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Dee Caffari: I'd love to lead a team in 2021

by Jonno Turner 13 Jul 2019 07:32 BST
Leg 11, from Gothenburg to The Hague, day 03 on board Turn the Tide on Plastic. Dee Caffari taking a wave. 23 June, . © Rich Edwards / Volvo Ocean Race

Turn the Tide on Plastic skipper Dee Caffari has admitted that she would jump at the chance to take part in the next edition of The Ocean Race.

In an interview with the South China Morning Post, Caffari - who became the first female to sail both ways around the planet, solo and non-stop before joining the toughest test of a team in sport - explained that the success of the Race's groundbreaking sustainability campaign has inspired her to continue pushing for change in different areas of the sport.

"I would love to lead a team in the next edition of The Ocean Race and be able to continue spreading the sustainability message, as well as promoting gender equality," she said.

Turn the Tide on Plastic featured a 50/50 split of male and female sailors, and the majority of the team had never been in the Southern Ocean ahead of the 2017-18 edition.

"As the first mixed gender youth team to take part, we were considered the underdog," continues Dee. "Added to that the fact that our lead-in and training time was limited, the odds were definitely stacked against us. However, our performance steadily improved and some of the legs were incredibly tight.

"The success I am most proud of though is the message we took across the globe about the effects of single use plastic. That message really seemed to gain traction, and genuine and lasting change seems to be taking place within government and corporates, albeit slowly."

Caffari believes that the success of The Ocean Race sustainability programme proves the power of sport as a platform for change - and wants to see sport events challenge each other even more in the future.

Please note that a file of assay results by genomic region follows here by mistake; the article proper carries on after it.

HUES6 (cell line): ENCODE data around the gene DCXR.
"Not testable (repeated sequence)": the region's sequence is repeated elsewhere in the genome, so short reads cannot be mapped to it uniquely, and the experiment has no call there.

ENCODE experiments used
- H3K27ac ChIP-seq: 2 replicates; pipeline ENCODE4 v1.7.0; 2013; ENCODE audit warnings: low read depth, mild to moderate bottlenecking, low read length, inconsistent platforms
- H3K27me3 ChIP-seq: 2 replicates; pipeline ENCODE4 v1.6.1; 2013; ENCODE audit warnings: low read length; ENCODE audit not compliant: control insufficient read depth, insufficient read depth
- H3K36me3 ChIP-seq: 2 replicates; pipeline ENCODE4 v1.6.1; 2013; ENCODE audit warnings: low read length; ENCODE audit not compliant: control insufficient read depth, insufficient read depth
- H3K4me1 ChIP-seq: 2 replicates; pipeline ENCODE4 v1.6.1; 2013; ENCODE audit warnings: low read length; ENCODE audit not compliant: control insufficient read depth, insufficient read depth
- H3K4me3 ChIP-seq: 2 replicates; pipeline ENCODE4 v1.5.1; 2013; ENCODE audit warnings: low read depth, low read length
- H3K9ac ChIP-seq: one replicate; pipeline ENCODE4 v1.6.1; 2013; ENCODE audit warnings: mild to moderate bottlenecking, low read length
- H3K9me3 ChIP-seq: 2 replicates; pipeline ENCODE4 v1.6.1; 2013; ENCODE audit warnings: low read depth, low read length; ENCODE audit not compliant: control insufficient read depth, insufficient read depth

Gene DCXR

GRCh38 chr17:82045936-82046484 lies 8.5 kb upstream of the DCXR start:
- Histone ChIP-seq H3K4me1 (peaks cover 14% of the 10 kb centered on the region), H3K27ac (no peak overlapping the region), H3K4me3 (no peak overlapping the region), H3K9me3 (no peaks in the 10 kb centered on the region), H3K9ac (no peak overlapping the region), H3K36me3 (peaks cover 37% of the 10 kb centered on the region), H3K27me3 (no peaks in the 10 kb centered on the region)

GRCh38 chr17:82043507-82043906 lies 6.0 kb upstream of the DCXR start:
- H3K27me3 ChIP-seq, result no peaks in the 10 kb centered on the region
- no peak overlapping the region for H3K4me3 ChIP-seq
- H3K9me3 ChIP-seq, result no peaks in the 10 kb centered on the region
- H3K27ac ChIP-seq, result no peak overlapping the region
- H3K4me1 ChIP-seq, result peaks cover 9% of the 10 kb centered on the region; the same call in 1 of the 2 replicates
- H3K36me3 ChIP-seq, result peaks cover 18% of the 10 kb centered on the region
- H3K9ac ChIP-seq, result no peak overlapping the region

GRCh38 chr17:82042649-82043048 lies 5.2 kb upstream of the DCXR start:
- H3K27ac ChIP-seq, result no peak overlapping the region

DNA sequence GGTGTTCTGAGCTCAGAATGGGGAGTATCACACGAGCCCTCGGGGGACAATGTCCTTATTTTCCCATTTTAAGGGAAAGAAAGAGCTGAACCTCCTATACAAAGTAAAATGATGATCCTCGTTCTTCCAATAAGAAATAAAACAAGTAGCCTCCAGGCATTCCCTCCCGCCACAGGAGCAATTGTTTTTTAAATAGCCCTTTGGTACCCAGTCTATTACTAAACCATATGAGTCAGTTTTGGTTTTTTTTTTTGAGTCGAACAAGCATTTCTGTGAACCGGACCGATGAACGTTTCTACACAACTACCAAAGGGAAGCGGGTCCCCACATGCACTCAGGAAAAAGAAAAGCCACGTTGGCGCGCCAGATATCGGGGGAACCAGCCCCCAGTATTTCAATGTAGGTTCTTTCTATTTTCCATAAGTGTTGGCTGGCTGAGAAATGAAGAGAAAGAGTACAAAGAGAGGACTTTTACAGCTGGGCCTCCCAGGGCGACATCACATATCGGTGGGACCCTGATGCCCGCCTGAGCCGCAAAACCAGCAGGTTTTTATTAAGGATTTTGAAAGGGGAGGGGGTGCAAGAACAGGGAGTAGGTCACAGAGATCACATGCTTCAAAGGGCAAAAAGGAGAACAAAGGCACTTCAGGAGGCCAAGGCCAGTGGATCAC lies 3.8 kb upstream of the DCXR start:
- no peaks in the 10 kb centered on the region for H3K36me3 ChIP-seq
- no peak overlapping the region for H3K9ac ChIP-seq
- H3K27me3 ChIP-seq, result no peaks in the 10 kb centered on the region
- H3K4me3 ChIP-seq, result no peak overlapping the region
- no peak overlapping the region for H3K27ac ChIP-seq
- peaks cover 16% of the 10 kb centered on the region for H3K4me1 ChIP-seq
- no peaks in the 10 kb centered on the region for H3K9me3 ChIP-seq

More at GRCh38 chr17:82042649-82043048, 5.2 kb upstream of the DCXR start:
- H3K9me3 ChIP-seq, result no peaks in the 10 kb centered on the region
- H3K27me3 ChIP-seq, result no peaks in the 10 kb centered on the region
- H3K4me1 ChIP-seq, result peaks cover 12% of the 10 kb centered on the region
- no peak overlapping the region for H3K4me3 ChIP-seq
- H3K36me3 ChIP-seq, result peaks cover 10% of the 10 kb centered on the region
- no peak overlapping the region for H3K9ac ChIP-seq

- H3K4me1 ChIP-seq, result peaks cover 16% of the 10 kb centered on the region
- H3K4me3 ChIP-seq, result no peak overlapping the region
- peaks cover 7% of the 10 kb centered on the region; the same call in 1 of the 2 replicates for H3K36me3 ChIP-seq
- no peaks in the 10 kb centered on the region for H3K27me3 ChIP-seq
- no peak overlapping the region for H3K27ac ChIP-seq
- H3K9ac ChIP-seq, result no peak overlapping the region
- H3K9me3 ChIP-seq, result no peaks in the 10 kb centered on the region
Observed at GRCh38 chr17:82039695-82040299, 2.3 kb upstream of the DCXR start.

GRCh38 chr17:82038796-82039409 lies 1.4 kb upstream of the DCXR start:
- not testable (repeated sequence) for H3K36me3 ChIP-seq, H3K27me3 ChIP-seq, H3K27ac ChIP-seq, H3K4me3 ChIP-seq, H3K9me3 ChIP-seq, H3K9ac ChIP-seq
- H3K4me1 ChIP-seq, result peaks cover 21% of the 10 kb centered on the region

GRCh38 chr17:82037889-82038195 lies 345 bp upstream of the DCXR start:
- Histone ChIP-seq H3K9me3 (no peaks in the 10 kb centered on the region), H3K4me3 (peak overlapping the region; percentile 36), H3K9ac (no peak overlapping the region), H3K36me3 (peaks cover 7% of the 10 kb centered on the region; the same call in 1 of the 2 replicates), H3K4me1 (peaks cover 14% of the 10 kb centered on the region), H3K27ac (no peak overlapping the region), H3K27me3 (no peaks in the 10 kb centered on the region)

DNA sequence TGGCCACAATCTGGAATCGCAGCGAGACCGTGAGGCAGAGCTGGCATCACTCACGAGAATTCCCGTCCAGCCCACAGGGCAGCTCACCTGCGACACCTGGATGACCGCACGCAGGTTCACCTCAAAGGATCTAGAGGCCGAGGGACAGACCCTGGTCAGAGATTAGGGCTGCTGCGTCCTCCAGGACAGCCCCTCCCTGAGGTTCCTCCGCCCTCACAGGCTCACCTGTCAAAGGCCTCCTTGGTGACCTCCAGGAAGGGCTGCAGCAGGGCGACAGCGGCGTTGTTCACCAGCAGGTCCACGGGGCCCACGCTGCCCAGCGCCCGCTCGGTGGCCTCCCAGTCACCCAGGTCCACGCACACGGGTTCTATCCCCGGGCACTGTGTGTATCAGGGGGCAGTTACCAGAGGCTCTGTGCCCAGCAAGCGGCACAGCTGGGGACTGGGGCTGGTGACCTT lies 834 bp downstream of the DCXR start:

"We need to encourage organising authorities and sports events to demand change and create a tough environment for vendors, suppliers and partners if they want to be involved or associated with events," she said.

"This will make sure the right example is being set and that messages reach the wide audience that sporting events attract.

"My advice is to be bold. The world's population has entered into an era of the conscientious consumer who wants to do the right thing and support companies that are generating awareness or making the changes that are required."

Since the end of the Race, Caffari has become Chair of the World Sailing Trust - a body set up by sailing's governing body, World Sailing, in 2018. The Trust focuses on three closely-linked areas - marine health, access and youth pathways.

The World Sailing Trust has launched a global survey on women in sailing, looking at trends within the sport and wider industry around gender disparity.

The Strategic Review, which was announced on International Women's Day in March, forms part of the Trust's Access to sailing work and will provide recommendations and actions for partners across the globe looking to be part of this change.

"We want to understand more about women and girls in sailing: what attracts them, what puts them off, why they drop out, the perceived and real barriers to participation that they might face and how this varies across countries, ages, classes and competition and different elements of the sport - racing vs recreational vs officials," added Caffari.

"To compliment this knowledge we also want to understand how women and girls' participation could be increased and we strongly encourage the whole sailing and marine community to participate in the survey and tell their own story."

The results of the survey will be combined with research into global best practice, to form a series of recommendations and a programme of work to support women and girls across all areas of the sport.

The initial findings will be presented to World Sailing's stakeholders at the 2019 Annual Conference in Bermuda this October. Further insight will be delivered to the wider sailing and marine community at the Yacht Racing Forum in November.

To complete the survey, click here.

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